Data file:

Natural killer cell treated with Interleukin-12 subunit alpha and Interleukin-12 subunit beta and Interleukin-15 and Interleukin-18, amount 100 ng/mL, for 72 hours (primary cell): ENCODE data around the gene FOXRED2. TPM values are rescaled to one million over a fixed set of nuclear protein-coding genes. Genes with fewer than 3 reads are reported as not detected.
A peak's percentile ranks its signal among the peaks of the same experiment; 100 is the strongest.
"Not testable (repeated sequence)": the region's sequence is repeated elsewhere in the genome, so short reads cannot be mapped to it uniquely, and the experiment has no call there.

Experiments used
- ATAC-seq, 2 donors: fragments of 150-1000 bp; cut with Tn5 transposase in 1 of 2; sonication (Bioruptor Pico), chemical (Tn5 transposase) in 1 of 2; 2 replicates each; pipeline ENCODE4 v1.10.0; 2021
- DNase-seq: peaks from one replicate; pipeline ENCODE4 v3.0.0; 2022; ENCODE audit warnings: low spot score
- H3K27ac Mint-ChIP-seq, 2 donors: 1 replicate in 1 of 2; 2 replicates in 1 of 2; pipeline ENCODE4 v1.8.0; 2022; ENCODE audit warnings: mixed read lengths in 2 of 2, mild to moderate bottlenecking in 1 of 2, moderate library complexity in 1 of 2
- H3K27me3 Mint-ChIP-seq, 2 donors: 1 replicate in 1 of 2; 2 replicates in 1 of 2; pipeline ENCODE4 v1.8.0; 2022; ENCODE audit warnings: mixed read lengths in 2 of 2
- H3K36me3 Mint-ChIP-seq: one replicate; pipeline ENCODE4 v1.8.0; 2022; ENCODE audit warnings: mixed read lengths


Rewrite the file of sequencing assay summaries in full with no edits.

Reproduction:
Natural killer cell treated with Interleukin-12 subunit alpha and Interleukin-12 subunit beta and Interleukin-15 and Interleukin-18, amount 100 ng/mL, for 72 hours (primary cell): ENCODE data around the gene FOXRED2. TPM values are rescaled to one million over a fixed set of nuclear protein-coding genes. Genes with fewer than 3 reads are reported as not detected.
A peak's percentile ranks its signal among the peaks of the same experiment; 100 is the strongest.
"Not testable (repeated sequence)": the region's sequence is repeated elsewhere in the genome, so short reads cannot be mapped to it uniquely, and the experiment has no call there.

Experiments used
- ATAC-seq, 2 donors: fragments of 150-1000 bp; cut with Tn5 transposase in 1 of 2; sonication (Bioruptor Pico), chemical (Tn5 transposase) in 1 of 2; 2 replicates each; pipeline ENCODE4 v1.10.0; 2021
- DNase-seq: peaks from one replicate; pipeline ENCODE4 v3.0.0; 2022; ENCODE audit warnings: low spot score
- H3K27ac Mint-ChIP-seq, 2 donors: 1 replicate in 1 of 2; 2 replicates in 1 of 2; pipeline ENCODE4 v1.8.0; 2022; ENCODE audit warnings: mixed read lengths in 2 of 2, mild to moderate bottlenecking in 1 of 2, moderate library complexity in 1 of 2
- H3K27me3 Mint-ChIP-seq, 2 donors: 1 replicate in 1 of 2; 2 replicates in 1 of 2; pipeline ENCODE4 v1.8.0; 2022; ENCODE audit warnings: mixed read lengths in 2 of 2
- H3K36me3 Mint-ChIP-seq: one replicate; pipeline ENCODE4 v1.8.0; 2022; ENCODE audit warnings: mixed read lengths